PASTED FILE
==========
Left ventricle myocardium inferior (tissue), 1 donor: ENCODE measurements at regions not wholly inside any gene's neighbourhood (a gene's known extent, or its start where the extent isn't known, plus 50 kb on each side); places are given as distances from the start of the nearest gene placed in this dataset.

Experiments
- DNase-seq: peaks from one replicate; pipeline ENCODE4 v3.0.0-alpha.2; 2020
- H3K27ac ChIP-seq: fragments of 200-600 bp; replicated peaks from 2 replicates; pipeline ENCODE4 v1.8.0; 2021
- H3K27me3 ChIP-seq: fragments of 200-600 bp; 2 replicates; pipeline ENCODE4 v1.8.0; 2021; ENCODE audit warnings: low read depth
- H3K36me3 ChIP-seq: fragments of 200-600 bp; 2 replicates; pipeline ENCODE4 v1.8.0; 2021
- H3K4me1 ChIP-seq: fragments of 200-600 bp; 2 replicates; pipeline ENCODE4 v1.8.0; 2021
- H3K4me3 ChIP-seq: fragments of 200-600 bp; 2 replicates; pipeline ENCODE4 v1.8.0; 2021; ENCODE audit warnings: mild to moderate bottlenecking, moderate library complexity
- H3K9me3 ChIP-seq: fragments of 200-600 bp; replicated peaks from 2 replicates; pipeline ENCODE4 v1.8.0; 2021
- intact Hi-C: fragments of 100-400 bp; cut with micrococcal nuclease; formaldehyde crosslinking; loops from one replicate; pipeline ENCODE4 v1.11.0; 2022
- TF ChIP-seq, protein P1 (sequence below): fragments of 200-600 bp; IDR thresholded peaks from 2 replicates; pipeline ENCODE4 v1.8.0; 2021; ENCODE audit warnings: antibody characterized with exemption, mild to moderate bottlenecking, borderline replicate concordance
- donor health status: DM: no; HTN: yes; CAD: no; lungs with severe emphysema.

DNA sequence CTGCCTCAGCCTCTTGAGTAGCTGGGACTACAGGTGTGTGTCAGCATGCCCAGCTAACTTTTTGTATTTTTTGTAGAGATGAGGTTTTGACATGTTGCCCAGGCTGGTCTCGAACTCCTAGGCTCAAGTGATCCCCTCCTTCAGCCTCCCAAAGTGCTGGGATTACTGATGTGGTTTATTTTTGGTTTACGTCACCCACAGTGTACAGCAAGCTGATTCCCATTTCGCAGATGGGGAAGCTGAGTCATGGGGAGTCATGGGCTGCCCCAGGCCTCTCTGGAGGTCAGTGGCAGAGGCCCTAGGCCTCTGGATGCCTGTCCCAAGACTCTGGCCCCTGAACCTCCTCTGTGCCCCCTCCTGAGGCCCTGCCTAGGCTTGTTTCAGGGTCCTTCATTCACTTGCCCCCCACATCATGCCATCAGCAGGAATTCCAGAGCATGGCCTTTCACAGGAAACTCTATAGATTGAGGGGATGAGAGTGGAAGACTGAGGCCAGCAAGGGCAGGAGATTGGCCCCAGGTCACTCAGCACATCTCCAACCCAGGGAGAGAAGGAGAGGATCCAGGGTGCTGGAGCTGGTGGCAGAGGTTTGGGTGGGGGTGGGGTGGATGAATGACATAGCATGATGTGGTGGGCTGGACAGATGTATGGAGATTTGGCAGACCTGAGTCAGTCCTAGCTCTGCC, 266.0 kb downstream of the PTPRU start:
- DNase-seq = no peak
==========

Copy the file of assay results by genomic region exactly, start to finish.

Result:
Left ventricle myocardium inferior (tissue), 1 donor: ENCODE measurements at regions not wholly inside any gene's neighbourhood (a gene's known extent, or its start where the extent isn't known, plus 50 kb on each side); places are given as distances from the start of the nearest gene placed in this dataset.

Experiments
- DNase-seq: peaks from one replicate; pipeline ENCODE4 v3.0.0-alpha.2; 2020
- H3K27ac ChIP-seq: fragments of 200-600 bp; replicated peaks from 2 replicates; pipeline ENCODE4 v1.8.0; 2021
- H3K27me3 ChIP-seq: fragments of 200-600 bp; 2 replicates; pipeline ENCODE4 v1.8.0; 2021; ENCODE audit warnings: low read depth
- H3K36me3 ChIP-seq: fragments of 200-600 bp; 2 replicates; pipeline ENCODE4 v1.8.0; 2021
- H3K4me1 ChIP-seq: fragments of 200-600 bp; 2 replicates; pipeline ENCODE4 v1.8.0; 2021
- H3K4me3 ChIP-seq: fragments of 200-600 bp; 2 replicates; pipeline ENCODE4 v1.8.0; 2021; ENCODE audit warnings: mild to moderate bottlenecking, moderate library complexity
- H3K9me3 ChIP-seq: fragments of 200-600 bp; replicated peaks from 2 replicates; pipeline ENCODE4 v1.8.0; 2021
- intact Hi-C: fragments of 100-400 bp; cut with micrococcal nuclease; formaldehyde crosslinking; loops from one replicate; pipeline ENCODE4 v1.11.0; 2022
- TF ChIP-seq, protein P1 (sequence below): fragments of 200-600 bp; IDR thresholded peaks from 2 replicates; pipeline ENCODE4 v1.8.0; 2021; ENCODE audit warnings: antibody characterized with exemption, mild to moderate bottlenecking, borderline replicate concordance
- donor health status: DM: no; HTN: yes; CAD: no; lungs with severe emphysema.

DNA sequence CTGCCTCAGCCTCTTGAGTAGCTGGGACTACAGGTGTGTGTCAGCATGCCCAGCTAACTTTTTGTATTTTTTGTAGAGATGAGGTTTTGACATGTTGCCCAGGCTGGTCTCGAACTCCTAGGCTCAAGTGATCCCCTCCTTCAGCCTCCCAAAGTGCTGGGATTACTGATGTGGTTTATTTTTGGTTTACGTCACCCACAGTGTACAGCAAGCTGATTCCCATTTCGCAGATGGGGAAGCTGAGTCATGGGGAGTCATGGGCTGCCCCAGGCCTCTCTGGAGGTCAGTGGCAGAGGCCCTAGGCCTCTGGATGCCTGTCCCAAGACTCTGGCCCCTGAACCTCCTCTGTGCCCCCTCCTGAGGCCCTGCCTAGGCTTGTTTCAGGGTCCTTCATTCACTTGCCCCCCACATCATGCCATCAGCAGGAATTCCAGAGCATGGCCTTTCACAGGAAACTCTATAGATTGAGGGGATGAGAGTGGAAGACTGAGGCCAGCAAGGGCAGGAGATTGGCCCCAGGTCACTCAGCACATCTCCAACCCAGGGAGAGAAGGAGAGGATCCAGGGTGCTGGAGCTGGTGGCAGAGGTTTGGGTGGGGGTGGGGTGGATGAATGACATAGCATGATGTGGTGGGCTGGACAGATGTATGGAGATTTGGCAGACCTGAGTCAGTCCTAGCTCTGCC, 266.0 kb downstream of the PTPRU start:
- DNase-seq = no peak